The day war almost returned to the town

Family tree researcher Henry Cairns has penned a book about his Hartlepool ancestors.
Family tree researcher Henry Cairns has penned a book about his Hartlepool ancestors.

MORE than 100 people died in the bombardment of Hartlepool on December 16, 1914. But few people know the story of the drama on December 18, 1914. Thanks to Lizzie Cooney, her memories of the day are recalled in a new book compiled by her ancestor Henry Cairns and his wife Margaret. Chris Cordner reports.

LIZZIE Cooney and thousands of other Hartlepool people had just come through the bombardment.

But within 48 hours, their fears were raised again and all because of rumour.

The town, shaken from events two days earlier, panicked when word spread that another bombardment was beckoning.

Lizzie remembered it all. She recalled the “excitement” which started when an Army commander who was based in Hartlepool got word of a possible airship attack on the town.

Civilians were told to stay in their cellars if they spotted an enemy craft, she remembered.

But as the rumour of an attack spread, it became more and more outrageous.

Eventually, the word was that the Germans were already in Hartlepool bay and an attack was going to happen any time soon.

The people were told that there had been an ultimatum that shelling was going to begin in two hours, Lizzie recalled.

Lizzie was sent to stay with other relatives half a mile away because that was deemed to be a safe distance from the German bombs.

But she remembered some of the other rumours which circulated at the time.

Word spread that the roads out of Hartlepool were packed with horse-drawn carts, with handcarts and even with prams. People were so fearful of a second attack that they were taking all their belongings to safety.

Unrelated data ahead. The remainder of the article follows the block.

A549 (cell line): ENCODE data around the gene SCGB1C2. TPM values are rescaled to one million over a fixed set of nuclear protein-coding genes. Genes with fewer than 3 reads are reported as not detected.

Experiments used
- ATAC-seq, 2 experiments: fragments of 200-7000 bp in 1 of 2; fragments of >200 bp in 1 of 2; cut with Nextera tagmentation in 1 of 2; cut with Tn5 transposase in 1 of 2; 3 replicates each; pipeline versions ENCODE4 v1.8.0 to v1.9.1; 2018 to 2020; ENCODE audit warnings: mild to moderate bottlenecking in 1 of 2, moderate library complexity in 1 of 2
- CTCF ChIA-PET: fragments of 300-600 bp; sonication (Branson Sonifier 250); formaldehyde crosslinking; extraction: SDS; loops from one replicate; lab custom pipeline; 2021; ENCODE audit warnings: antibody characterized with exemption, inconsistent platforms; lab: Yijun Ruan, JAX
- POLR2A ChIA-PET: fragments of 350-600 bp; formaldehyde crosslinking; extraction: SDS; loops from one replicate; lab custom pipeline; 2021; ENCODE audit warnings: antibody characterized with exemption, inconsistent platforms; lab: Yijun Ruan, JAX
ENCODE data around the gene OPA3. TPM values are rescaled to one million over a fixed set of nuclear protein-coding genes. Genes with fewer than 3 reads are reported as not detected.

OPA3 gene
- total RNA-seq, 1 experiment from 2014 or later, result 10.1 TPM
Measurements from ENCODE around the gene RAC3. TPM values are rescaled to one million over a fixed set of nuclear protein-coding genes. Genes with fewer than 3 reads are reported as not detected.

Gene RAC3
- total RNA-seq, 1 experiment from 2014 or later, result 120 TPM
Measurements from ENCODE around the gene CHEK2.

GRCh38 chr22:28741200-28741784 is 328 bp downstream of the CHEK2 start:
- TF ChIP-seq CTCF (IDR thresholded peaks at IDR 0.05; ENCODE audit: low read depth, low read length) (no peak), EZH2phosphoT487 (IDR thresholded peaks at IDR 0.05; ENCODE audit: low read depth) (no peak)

As for Lizzie’s own family, most of them somehow got out of town and made their way to a relative’s house in Crook in County Durham.

They were safe, if a little uncomfortable.

There were five sisters and the tiny house meant the five of them had to sleep in the same bed.

All of Lizzie’s recollections have been preserved forever thanks to her ancestor Henry Cairns and his wife Margaret.

They spent many an hour in the 1980s, carefully making notes of Lizzie’s colourful memories of times gone by.

All of them have been turned into a newly published book called Croft Original which is now available at £8.50.

Henry and Margaret may now live in Carlisle but they are both originally from much closer to home.

Henry is a Hartlepool man who made a career out of civil engineering. Most of his work was on road and bridge construction.

Margaret was a PA to people in major offices within the engineering trade. Both were keen to preserve memories of their relative’s past, hence the publication of the book about Lizzie called Croft Original.

Copies are available from Atkinson Print in Lower Church Street, which can be contacted on (01429) 267849.

They are also available from Mr and Mrs Cairns at a cost of £8.50 plus £1.50 for postage and packaging. They can be contacted on 01228 525204.

Next week - the final part of our look at Croft Original.